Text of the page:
Received from the Department of Oral and Maxillofacial Surgery,
tal of Cook County, 1900 W Polk Street, Suite 611, Chicago, IL 60612;
John H. Stroger Hospital of Cook County, Chicago, IL. *Resident.
e-mail: [email protected]
Received January 22 2015
Accepted March 28 2015
Ó 2015 American Association of Oral and Maxillofacial Surgeons
xChairman, Residency Program Director.
Address correspondence and reprint requests to Dr Beech:
Department of Oral and Maxillofacial Surgery, John H. Stroger Hospi-
1908 contribute to the condition, and a proposed algorithm for treatment.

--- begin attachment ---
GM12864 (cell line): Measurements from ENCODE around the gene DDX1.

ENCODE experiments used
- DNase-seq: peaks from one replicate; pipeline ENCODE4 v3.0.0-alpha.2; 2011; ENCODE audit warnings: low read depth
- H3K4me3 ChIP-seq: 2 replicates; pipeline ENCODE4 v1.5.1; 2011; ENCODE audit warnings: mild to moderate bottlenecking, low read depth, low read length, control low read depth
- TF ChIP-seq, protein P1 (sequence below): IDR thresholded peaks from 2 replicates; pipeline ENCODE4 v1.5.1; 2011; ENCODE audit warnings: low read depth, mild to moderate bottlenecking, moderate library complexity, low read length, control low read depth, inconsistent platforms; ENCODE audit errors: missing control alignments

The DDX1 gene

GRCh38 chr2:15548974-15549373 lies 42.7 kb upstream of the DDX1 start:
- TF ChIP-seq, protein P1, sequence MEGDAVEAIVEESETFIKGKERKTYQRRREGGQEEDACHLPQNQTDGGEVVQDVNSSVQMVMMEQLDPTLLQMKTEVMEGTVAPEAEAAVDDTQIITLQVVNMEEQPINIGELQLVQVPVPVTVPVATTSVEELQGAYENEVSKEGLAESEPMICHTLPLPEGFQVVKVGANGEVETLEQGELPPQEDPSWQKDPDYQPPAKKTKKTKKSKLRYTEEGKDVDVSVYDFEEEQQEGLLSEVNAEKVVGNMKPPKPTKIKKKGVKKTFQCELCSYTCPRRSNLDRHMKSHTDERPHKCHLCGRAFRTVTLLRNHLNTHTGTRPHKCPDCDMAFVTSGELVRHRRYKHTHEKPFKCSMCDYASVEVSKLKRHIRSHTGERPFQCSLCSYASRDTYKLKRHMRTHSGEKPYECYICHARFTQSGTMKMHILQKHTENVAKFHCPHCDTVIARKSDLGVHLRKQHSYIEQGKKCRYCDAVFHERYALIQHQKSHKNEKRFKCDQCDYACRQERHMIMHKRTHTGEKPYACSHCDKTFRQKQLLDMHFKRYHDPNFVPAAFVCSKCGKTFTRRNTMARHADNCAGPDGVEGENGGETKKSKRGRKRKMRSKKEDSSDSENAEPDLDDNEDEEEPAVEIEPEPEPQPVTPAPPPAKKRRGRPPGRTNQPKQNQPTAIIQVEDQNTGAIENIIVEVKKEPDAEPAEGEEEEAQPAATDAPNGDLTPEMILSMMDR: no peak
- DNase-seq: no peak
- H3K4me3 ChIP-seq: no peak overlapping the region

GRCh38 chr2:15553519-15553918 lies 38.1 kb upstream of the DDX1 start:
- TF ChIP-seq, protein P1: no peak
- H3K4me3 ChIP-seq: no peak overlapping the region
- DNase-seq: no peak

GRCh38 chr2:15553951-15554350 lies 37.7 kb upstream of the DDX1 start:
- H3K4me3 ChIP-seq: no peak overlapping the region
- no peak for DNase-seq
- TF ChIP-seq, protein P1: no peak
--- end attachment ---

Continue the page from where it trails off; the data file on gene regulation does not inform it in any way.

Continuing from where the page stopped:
Report of Case A 42-year-old woman presented to the emergency department at John H. Stroger Hospital of Cook County (Chicago, IL) 1 month after blunt head trauma. She denied loss of consciousness, but noted having a malocclusion and pain during function. A maxillofacial computed tomographic (CT) scan without contrast showed a partially healed right mandibular parasymphysis fracture. Her medical history was noteworthy for myasthenia gravis and hypertension. Initially, her social history was noteworthy for regular tobacco and marijuana use and infrequent alcohol consumption. She was admitted and placed on appropriate medications, including carvedilol and pyridostigmine. During her workup, it was noted she was hypokalemic at 2.9 mEq/L, with a slight metabolic alkalosis showing a CO2 value of 32 mEq/L. Electrocardiogram showed a sinus bradycardia at 57 beats/minute with otherwise normal rhythm and normal waveform. When the patient was questioned further about her medical history, she noted that she had vomited 6 times during the past 24 hours. Then, the pyridostigmine was discontinued, because she was asymptomatic to her myasthenia gravis and its ability to cause emesis. Her electrolytes were corrected and re-evaluated the next day. The following day, the patient’s nausea and vomiting continued. Her potassium level was still 2.9 mEq/L and a repeat electrocardiogram was found to be normal. The patient was questioned further and admitted to smoking 6 to 7 marijuana cigarettes a day and that she had intractable vomiting periodically during the past 8 years. Her nausea and vomiting had worsened with the patient subjectively stating 5/10 epigastric pain, and she noted taking habitual frequent hot showers that relieved her nausea. With this new history, the authors consulted the medicine service to assist in their medical management of this patient. According to their recommendations, she underwent multiple tests to identify a possible organic cause to explain this cyclic vomiting pattern. Esophagogastroduodenoscopy (EGD) and CT scanning with and without contrast of the head, abdomen, and pelvis were performed. All findings were unremarkable. With the assistance of their medical colleagues, through a process of exclusion, the authors came to a diagnosis of CHS. This was supported by her symptomatic improvement with hot water bathing and eventual recovery after cessation of marijuana. Once stabilized with supportive therapy, she underwent open reduction and internal fixation of her right